By an act passed March 3, 1797, 1 Stat. 506, the Secretary of the Treasury was authorized to mitigate or remit any fine, penalty, forfeiture or disability arising from any law providing for the laying, levying or collecting duties or taxes, or any law concerning the registering and recording of ships or vessels, or the enrolling or licensing ships or vessels employed in the coasting trade or fisheries, or regulating the same, if, in his opinion, the same was incurred without wilful negligence, or fraudulent intention by the person or persons subject to the same. He was also authorized to direct a prosecution instituted for the recovery thereof to cease and be discontinued upon such terms and conditions as he deemed reasonable and just. This act expired by limitation at a designated time. But by an act passed February 11, 1800, it was revived to continue in force without limitation as to time. 2 Stat. 7, ch. 6. From the adoption of the Constitution to the present moment, Congress has asserted its right, by statute, to invest the Secretary of the Treasury and other officers of the executive branch of the government with power to remit fines, penalties, and forfeitures imposed for the violation of the laws the of United
In that case — which involved the right to a share in a forfeiture declared by statute — the question related to the power of the Secretary under that act, after final sentence of condemnation and judgment for the forfeiture accruing under the revenue laws, to remit the forfeiture. The court held that the power could be exercised, under that act, at any time before the money was actually paid over to the collector for distribution. It was said: "The authority of the Secretary to remit, at any time before condemnation of the property seized, is not denied on the part of the plaintiff [the officer claiming the forfeiture]; and it cannot be maintained that Congress has not the power to vest in this officer authority to remit after condemnation; and the only inquiry would seem to be, whether this has been done by the act referred to." Evidently the court and the eminent counsel who appeared in that case, accepted it as a proposition not open to discussion, that the power of the President to pardon for offences did not preclude Congress from giving the Secretary of the Treasury authority to remit penalties and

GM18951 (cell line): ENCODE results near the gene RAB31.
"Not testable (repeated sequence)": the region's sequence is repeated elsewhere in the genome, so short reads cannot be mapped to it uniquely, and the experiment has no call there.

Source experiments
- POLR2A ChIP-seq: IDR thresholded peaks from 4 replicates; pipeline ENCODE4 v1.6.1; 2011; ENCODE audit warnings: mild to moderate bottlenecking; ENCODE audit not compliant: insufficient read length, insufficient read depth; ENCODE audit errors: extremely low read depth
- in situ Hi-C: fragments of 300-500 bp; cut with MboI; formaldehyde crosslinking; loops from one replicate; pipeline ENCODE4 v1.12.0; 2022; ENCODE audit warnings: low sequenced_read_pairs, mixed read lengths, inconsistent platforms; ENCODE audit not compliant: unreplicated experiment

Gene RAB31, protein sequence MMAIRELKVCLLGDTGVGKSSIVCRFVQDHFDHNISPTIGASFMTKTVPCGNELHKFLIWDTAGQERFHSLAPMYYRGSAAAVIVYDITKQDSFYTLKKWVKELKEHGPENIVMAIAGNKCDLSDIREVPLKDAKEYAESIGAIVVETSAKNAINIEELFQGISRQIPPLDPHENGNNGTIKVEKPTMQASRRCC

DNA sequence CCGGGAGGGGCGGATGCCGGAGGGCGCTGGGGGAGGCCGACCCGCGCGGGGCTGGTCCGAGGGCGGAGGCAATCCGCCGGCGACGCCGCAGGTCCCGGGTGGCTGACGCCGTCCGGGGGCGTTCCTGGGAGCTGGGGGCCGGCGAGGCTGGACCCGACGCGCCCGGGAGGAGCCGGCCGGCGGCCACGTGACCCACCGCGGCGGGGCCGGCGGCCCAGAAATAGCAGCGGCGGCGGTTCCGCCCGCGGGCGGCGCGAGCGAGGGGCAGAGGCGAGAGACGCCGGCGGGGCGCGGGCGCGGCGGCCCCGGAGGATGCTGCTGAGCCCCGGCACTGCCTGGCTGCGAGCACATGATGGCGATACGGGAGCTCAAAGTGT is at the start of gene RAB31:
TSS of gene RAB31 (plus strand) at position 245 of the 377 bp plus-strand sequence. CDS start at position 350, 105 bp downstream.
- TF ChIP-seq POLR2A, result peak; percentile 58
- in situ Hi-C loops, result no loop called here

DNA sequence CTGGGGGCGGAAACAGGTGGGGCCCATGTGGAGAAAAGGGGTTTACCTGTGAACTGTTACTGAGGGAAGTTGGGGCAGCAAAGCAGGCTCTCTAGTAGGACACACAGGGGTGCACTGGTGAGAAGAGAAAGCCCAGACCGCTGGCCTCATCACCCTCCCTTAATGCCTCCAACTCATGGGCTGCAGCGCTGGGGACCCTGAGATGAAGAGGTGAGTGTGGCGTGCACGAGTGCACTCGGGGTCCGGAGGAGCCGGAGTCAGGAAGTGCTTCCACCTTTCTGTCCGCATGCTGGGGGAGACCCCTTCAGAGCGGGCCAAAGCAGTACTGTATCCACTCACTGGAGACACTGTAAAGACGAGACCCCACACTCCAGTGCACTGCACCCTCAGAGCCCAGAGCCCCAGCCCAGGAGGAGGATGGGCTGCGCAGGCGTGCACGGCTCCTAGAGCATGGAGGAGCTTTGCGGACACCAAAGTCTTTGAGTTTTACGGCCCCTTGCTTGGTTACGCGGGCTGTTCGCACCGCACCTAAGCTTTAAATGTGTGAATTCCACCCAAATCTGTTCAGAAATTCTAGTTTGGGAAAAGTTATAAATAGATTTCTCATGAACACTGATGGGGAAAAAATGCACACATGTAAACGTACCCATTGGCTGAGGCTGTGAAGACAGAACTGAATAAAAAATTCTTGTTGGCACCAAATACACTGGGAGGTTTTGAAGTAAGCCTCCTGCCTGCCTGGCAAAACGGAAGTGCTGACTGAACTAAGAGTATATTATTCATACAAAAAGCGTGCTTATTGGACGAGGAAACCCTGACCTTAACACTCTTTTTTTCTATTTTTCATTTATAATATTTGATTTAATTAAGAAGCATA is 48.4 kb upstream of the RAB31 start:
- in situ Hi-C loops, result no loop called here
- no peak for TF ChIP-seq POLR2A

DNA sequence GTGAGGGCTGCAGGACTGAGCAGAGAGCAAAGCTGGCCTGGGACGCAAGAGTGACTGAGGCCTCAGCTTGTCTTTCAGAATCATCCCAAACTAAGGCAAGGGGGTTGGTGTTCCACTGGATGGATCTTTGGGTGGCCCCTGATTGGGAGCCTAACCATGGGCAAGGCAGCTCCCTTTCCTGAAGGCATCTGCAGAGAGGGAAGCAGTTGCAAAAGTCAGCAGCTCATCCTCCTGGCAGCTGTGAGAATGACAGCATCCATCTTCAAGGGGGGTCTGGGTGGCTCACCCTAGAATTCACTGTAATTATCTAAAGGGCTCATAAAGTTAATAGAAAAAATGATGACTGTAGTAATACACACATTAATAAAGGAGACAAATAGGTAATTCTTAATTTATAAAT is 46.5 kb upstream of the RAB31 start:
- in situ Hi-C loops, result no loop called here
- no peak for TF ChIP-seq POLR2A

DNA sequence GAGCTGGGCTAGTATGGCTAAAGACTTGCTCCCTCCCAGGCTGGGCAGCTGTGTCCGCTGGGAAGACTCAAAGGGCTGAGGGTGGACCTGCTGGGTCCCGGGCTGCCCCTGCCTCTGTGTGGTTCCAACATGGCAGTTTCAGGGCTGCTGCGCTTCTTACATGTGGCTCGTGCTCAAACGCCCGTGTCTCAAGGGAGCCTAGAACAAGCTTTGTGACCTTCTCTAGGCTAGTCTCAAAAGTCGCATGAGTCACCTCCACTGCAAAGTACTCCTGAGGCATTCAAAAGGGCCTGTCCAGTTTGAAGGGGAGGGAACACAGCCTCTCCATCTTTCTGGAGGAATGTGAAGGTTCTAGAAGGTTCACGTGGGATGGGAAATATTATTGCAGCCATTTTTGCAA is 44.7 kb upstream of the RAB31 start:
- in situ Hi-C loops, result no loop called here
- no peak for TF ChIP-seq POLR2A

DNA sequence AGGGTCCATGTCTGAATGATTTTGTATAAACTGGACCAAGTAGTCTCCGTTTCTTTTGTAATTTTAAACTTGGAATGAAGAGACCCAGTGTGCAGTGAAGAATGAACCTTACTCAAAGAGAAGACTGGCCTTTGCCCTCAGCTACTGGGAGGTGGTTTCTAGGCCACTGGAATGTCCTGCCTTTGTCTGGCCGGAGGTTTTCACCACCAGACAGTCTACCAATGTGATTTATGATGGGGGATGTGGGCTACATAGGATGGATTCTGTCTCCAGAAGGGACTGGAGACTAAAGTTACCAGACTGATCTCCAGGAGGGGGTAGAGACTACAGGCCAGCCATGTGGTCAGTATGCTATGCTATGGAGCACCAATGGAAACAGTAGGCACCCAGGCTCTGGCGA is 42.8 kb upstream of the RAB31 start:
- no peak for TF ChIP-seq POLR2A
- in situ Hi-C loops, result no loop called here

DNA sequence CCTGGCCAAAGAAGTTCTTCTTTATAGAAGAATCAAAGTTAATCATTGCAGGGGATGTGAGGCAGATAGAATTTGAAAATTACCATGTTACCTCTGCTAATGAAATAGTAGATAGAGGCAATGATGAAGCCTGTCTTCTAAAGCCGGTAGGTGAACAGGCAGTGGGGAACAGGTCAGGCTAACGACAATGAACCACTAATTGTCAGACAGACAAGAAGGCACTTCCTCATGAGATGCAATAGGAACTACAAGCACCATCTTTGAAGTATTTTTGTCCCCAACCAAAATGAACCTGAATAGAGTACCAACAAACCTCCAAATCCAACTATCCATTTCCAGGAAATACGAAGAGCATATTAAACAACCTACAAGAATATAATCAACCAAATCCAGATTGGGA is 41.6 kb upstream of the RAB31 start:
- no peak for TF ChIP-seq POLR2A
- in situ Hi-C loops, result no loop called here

It is, however, insisted that if the statute in question is constitutional, it cannot be construed as giving the Secretary of the Treasury the power to remit a penalty after a suit for its recovery has been instituted by a private person. In support of this position we are referred to numerous authorities, which, it is claimed, hold that the test of what may be done under the power of pardon granted by our Constitution is, what the King of England could do, by virtue of his pardoning power, at the time of the separation from that country; and that he could not grant a pardon to the injury of a subject, and, therefore, could not remit a penalty after suit by a private person to recover it. It is quite true, as declared in United States v. Wilson, 7 Pet. 150, 160, that, since the power to pardon "had been exercised from time immemorial by the executive of that nation whose language is our language, and to whose judicial institutions ours
The decree below is